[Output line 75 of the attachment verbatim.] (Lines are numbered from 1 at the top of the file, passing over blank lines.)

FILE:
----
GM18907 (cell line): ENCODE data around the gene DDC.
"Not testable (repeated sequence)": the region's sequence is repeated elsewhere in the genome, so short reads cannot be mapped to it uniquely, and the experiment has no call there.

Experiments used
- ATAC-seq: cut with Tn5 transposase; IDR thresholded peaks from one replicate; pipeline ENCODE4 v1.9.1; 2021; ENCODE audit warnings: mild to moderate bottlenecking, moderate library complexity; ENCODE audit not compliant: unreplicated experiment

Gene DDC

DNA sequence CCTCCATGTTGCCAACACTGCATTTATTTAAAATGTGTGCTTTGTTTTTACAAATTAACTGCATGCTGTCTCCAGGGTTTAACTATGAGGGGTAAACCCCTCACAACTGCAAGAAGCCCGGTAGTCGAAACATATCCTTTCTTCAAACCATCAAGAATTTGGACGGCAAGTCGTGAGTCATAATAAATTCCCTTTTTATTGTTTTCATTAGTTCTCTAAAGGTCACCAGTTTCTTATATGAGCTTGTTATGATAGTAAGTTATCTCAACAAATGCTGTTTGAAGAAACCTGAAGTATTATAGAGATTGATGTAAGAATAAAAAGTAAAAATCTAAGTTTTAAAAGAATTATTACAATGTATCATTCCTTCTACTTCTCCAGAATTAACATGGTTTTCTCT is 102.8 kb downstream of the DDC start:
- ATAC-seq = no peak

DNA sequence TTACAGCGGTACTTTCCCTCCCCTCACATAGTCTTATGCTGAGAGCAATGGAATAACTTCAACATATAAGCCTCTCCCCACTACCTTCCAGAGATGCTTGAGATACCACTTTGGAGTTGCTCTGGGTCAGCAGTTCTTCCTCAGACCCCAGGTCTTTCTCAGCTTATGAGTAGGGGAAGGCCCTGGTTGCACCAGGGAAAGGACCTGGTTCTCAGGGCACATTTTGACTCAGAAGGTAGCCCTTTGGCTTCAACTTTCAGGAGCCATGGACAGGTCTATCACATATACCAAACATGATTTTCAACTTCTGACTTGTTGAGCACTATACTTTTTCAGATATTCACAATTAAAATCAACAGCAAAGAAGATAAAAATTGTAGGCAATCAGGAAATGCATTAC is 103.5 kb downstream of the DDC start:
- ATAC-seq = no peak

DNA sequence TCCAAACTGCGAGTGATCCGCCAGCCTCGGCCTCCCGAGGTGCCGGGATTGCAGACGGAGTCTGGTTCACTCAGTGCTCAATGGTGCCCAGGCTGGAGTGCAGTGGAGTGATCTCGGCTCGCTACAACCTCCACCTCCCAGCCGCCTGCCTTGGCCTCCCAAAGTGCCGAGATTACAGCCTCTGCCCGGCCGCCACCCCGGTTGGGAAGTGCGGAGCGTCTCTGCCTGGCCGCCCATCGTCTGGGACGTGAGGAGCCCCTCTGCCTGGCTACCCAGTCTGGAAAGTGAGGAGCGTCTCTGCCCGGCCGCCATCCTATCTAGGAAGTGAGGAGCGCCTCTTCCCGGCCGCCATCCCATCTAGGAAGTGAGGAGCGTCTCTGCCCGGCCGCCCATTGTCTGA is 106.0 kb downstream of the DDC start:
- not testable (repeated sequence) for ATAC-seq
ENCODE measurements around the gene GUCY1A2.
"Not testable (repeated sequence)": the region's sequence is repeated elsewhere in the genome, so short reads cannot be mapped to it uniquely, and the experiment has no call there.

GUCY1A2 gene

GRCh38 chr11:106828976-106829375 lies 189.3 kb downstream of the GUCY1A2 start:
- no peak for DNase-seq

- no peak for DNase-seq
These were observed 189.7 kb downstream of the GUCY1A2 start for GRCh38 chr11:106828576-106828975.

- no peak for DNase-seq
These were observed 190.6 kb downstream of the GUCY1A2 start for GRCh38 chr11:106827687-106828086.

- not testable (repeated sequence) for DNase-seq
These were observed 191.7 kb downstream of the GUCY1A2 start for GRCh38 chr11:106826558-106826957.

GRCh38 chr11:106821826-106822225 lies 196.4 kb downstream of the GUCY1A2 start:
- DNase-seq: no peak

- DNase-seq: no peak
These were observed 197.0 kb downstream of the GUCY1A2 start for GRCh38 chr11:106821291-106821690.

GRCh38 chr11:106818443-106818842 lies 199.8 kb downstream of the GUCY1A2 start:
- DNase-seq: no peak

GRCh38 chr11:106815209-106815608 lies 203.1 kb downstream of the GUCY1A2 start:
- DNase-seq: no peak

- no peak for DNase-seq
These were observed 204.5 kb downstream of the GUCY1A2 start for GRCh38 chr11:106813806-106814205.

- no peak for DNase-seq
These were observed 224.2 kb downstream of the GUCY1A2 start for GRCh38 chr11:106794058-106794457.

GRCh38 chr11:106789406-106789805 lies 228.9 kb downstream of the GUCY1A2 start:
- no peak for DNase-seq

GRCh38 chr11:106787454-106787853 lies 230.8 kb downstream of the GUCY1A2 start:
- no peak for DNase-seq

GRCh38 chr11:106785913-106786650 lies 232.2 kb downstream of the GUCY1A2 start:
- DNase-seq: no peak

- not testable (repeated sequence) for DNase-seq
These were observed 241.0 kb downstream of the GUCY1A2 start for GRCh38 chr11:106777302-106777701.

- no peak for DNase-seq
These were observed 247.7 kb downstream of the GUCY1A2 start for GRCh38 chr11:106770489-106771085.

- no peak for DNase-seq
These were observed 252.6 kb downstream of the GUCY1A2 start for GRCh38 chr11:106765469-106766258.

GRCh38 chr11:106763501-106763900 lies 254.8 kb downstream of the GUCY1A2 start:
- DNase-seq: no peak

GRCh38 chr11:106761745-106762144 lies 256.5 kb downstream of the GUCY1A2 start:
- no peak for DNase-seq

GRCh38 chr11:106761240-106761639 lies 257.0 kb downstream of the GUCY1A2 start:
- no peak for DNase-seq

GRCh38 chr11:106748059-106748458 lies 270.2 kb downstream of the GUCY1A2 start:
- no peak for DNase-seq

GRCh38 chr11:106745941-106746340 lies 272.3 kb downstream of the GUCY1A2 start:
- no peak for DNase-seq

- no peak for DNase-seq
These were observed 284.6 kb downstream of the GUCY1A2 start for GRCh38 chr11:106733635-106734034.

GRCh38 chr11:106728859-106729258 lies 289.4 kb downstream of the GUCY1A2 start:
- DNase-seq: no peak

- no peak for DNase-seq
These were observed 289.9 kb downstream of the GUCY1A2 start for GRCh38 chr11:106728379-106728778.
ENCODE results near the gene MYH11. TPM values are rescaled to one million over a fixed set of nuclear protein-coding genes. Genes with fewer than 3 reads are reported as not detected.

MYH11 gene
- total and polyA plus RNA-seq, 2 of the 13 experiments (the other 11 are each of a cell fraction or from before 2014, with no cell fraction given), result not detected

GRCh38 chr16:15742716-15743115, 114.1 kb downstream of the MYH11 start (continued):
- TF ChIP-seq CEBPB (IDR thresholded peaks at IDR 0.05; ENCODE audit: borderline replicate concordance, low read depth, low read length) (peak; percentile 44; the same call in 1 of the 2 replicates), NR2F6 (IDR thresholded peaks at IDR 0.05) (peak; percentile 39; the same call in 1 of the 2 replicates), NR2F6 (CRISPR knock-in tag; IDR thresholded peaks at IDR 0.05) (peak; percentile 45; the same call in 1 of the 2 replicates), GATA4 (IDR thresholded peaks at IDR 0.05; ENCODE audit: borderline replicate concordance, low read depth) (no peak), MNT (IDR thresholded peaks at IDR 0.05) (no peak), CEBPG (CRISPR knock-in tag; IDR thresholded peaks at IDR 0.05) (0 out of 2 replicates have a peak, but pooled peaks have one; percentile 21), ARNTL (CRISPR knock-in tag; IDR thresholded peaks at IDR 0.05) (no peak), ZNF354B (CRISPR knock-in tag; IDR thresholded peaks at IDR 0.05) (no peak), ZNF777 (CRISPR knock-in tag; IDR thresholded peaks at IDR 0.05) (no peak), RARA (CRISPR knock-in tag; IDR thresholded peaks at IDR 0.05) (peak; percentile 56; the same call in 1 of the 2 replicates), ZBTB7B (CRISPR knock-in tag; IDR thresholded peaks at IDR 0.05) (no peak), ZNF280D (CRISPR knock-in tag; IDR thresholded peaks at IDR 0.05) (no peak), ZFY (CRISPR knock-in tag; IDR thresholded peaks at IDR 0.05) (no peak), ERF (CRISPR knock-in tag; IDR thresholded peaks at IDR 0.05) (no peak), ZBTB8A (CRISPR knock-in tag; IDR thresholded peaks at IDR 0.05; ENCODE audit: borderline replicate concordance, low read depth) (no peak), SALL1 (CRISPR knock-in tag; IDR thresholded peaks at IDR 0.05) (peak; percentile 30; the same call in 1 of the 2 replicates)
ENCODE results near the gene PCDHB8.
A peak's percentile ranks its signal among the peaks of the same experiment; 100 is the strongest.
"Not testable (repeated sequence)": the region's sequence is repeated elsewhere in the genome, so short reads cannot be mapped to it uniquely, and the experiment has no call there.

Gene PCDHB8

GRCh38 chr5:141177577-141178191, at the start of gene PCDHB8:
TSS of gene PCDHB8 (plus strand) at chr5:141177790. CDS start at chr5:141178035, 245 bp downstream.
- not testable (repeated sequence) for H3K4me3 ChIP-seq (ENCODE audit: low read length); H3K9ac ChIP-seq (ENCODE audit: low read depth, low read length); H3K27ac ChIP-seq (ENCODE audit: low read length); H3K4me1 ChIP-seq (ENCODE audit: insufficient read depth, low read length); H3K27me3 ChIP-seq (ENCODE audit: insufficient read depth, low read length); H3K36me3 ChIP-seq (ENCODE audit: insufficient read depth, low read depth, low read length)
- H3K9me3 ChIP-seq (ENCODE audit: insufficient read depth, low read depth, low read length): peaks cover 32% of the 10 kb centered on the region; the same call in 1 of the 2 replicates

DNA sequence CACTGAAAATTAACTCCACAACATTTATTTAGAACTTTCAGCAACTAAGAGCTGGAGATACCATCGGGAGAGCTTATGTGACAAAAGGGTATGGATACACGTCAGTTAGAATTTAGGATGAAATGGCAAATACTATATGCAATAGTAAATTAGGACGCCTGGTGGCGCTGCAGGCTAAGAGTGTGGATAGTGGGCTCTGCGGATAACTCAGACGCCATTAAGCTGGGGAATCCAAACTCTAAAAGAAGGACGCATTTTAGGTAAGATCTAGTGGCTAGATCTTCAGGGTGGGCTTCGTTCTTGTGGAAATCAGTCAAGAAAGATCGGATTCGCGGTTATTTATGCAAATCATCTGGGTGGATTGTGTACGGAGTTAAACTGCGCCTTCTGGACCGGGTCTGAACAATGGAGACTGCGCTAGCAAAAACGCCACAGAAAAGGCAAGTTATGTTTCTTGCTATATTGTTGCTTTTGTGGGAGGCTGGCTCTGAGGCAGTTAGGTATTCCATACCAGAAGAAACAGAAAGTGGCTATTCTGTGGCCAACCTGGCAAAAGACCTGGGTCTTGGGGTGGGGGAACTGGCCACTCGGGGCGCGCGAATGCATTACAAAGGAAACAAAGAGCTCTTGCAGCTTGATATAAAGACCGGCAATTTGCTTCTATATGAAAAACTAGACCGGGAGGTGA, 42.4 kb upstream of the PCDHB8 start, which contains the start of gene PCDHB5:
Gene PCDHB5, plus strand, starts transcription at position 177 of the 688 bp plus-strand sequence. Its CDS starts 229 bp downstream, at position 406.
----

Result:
- H3K9me3 ChIP-seq (ENCODE audit: insufficient read depth, low read depth, low read length): peaks cover 32% of the 10 kb centered on the region; the same call in 1 of the 2 replicates